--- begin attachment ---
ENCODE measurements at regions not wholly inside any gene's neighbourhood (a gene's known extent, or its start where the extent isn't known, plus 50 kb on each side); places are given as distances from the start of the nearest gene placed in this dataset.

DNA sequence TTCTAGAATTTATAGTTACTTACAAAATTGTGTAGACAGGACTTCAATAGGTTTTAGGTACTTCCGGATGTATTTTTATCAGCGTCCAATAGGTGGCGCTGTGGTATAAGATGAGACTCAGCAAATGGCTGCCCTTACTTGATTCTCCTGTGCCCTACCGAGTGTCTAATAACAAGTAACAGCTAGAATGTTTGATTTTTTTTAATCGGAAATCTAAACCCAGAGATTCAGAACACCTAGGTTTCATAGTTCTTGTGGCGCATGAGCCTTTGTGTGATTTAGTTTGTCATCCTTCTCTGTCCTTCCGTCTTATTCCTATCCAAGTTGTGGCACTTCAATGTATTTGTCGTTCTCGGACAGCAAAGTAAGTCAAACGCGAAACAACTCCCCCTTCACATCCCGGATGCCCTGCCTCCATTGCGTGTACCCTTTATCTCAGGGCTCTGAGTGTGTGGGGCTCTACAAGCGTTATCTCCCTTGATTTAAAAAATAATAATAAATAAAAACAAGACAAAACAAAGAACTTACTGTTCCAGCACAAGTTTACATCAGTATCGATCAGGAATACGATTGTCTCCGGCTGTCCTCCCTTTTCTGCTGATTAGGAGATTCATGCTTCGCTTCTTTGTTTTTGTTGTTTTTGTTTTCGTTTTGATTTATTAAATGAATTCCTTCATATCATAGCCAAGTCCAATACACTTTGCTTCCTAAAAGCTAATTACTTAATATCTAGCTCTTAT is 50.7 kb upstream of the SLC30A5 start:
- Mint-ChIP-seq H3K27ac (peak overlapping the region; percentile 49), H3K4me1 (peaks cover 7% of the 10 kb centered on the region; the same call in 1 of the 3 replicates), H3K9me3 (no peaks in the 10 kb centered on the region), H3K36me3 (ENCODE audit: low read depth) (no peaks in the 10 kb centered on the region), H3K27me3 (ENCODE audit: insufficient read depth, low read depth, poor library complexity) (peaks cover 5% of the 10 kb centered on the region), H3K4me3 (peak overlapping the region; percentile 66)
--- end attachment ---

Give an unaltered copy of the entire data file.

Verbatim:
ENCODE measurements at regions not wholly inside any gene's neighbourhood (a gene's known extent, or its start where the extent isn't known, plus 50 kb on each side); places are given as distances from the start of the nearest gene placed in this dataset.

DNA sequence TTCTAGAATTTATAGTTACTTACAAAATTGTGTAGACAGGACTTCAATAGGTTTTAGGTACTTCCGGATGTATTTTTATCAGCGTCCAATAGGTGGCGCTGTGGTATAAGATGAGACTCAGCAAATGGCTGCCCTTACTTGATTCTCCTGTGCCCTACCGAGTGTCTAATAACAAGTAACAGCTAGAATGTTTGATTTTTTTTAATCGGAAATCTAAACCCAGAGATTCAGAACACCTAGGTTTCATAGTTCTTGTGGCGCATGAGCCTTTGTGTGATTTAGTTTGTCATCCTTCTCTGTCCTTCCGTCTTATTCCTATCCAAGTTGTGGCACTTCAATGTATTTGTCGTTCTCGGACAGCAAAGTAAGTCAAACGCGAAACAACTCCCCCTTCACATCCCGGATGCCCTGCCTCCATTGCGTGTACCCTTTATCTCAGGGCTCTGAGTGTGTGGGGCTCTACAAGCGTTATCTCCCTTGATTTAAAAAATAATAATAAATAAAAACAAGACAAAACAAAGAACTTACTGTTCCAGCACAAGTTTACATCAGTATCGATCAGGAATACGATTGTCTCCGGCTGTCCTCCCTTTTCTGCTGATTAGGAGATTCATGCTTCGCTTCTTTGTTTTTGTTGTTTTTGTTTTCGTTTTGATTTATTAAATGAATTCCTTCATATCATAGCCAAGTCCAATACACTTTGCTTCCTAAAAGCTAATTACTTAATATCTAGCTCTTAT is 50.7 kb upstream of the SLC30A5 start:
- Mint-ChIP-seq H3K27ac (peak overlapping the region; percentile 49), H3K4me1 (peaks cover 7% of the 10 kb centered on the region; the same call in 1 of the 3 replicates), H3K9me3 (no peaks in the 10 kb centered on the region), H3K36me3 (ENCODE audit: low read depth) (no peaks in the 10 kb centered on the region), H3K27me3 (ENCODE audit: insufficient read depth, low read depth, poor library complexity) (peaks cover 5% of the 10 kb centered on the region), H3K4me3 (peak overlapping the region; percentile 66)